An exhibition curated by visitors leaving views about Australian democracy on computers lodged in walls, paper left on desks and selfies from phones hanging from the roof is producing interesting insights into our political habits.
‘Power of 1: Does your voice count?’ is an innovative exhibition that uses cross platform technology to showcase feelings toward Australian democracy and the impact of individual voice.
3D displays visualise the results of a baseline survey done by the Museum and the Institute for Governance and Policy Analysis at the University of Canberra.
But as people visit they alter the way the installation looks by responding to questions about democracy and the political system through selfie video, audio and text.
Executive producer of the exhibition Rachel Coghlan spoke to The New Daily more about the inventive exhibit.
“We were looking to celebrate the anniversary of 18 year olds being given the vote,” Ms Coghlan says.
“We looked at a fairly traditional approach…. but it was pretty clear that wasn’t going to be as compelling as you’d like.”
Organisers formulated the survey through the lens of four different generations, the Builders (1925-45), Baby Boomers (1946-64), Generation X (1965 – 79) and Generation Y (1980-95).
By structuring the baseline survey and all in exhibition questioning in this way the project has revealed some compelling and surprising generational attitudes to democracy,
“The early concept was that Boomers were really politically engaged and that Gen. Y were disengaged, which is sort of based on media coverage,” explains Coghlan.
“But we found an unexpected result in the exciting view that Gen. Y is actually more engaged, more dynamic and creating more ways to interact democratically and having a political voice.”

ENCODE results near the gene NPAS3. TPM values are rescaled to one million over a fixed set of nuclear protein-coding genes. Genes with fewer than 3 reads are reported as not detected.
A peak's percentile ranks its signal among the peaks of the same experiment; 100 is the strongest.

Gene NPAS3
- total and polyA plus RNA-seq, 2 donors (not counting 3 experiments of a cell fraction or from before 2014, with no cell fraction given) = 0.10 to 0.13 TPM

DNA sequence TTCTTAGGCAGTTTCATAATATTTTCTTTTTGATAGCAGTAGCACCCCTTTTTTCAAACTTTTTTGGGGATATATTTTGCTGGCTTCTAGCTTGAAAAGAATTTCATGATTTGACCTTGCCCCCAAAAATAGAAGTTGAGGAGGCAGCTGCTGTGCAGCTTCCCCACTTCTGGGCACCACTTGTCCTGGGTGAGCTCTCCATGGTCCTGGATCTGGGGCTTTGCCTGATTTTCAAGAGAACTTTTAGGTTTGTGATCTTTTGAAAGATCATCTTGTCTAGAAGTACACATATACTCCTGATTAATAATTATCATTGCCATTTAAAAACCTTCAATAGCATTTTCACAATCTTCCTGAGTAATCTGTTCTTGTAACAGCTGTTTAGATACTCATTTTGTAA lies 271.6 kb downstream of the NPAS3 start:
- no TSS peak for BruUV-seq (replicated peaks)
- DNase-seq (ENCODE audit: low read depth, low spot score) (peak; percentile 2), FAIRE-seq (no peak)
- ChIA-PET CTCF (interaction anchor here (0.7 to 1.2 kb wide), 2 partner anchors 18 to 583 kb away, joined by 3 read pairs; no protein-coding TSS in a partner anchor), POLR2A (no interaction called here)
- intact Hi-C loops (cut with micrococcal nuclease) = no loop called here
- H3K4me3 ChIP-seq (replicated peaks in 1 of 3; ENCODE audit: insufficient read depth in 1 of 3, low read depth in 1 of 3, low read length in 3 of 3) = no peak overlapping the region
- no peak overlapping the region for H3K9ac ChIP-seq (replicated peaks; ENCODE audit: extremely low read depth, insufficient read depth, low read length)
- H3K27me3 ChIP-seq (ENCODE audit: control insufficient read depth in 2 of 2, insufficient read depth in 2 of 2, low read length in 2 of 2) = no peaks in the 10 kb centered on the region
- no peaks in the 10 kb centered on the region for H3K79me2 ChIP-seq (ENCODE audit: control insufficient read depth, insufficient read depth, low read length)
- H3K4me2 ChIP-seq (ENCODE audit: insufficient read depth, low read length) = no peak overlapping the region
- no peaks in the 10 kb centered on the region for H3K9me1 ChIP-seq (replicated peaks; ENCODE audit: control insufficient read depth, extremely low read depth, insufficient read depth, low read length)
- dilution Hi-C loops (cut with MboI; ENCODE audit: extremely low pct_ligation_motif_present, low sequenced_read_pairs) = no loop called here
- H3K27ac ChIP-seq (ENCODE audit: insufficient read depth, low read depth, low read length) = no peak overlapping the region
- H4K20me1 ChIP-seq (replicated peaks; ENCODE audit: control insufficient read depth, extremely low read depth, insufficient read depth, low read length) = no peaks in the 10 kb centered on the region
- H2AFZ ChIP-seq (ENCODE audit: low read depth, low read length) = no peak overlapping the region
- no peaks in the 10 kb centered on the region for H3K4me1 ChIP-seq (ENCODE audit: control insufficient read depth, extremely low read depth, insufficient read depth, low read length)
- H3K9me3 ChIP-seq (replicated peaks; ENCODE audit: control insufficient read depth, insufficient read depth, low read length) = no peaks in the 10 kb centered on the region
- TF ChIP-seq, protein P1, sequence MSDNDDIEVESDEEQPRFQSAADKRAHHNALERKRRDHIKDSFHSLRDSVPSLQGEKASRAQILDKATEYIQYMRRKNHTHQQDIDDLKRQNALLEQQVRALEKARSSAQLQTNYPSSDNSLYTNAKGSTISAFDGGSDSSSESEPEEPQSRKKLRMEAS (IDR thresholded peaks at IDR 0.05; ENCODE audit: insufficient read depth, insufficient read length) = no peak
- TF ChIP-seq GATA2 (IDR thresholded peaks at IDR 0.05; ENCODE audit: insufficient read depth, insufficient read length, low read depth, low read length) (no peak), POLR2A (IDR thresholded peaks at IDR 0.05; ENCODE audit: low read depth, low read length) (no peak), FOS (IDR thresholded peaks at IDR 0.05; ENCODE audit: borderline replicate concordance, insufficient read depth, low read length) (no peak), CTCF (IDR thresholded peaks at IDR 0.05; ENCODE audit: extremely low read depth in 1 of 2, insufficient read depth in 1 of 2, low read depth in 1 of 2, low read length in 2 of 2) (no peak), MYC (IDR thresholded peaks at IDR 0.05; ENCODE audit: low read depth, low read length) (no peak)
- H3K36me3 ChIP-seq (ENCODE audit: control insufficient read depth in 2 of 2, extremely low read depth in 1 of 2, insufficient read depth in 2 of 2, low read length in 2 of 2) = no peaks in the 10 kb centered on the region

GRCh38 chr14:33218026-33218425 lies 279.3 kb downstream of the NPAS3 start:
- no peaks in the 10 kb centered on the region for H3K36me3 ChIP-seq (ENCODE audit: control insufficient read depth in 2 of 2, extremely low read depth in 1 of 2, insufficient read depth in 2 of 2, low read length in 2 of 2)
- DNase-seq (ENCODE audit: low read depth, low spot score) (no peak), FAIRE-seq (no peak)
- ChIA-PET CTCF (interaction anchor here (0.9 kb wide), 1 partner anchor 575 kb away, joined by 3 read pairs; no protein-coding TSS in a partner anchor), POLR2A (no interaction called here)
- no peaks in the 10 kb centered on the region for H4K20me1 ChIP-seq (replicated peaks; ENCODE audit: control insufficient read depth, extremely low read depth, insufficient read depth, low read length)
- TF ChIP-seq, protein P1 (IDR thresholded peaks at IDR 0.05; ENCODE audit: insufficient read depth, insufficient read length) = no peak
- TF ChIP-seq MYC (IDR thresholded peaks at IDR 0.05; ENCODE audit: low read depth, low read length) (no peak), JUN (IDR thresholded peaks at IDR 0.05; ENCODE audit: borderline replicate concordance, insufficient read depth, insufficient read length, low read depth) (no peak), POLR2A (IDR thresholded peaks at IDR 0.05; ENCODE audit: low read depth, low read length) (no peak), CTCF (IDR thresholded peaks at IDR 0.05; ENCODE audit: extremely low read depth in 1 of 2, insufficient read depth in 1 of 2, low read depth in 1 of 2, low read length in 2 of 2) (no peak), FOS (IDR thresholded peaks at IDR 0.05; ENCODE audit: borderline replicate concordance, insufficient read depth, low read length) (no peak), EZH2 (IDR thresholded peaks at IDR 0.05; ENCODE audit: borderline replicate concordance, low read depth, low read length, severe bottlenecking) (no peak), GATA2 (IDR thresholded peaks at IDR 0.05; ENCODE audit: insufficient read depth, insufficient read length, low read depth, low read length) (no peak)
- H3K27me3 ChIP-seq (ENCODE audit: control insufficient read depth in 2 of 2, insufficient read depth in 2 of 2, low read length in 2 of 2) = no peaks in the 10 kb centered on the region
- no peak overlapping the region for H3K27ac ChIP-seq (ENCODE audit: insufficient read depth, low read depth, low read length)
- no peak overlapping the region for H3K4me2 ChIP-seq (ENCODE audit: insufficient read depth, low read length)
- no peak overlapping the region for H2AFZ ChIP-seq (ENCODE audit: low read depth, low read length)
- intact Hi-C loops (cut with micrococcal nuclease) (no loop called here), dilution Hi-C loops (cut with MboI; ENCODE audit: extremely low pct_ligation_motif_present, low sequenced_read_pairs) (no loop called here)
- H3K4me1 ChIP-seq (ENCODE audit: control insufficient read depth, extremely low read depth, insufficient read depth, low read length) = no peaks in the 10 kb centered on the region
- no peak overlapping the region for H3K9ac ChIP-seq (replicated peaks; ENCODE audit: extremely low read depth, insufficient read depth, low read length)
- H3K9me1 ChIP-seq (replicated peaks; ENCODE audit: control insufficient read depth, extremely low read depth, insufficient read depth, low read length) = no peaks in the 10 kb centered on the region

On the ‘Builder’ generation and Gen. X, the survey and in exhibit responses revealed:
“The Builders are the most likely to boycott products based on political and ethical reasons,” Coghlan says.
“While Gen. X is the generation most likely to be political party members which shows they have a very formal and structured relationship with democratic engagement.”
Visitors to the museum respond to questions about their feelings toward experiences of political engagement.
Attendees can write in a notebook, film answers or even tag their responses onto a graffiti wall with all opinions instantly being shared and input into the exhibitions display.
There is also a ‘conscious vote’ like feature in ‘The Tally Room’ were people anonymously respond to a question about what political cause or right they would fight the most to protect.
If you can’t make it to the exhibition in the Museum of Democracy at Old Parliament House in Canberra within 12 months you can add your views to the ‘Power of 1: Does your voice count’ exhibition by completing the original baseline survey online.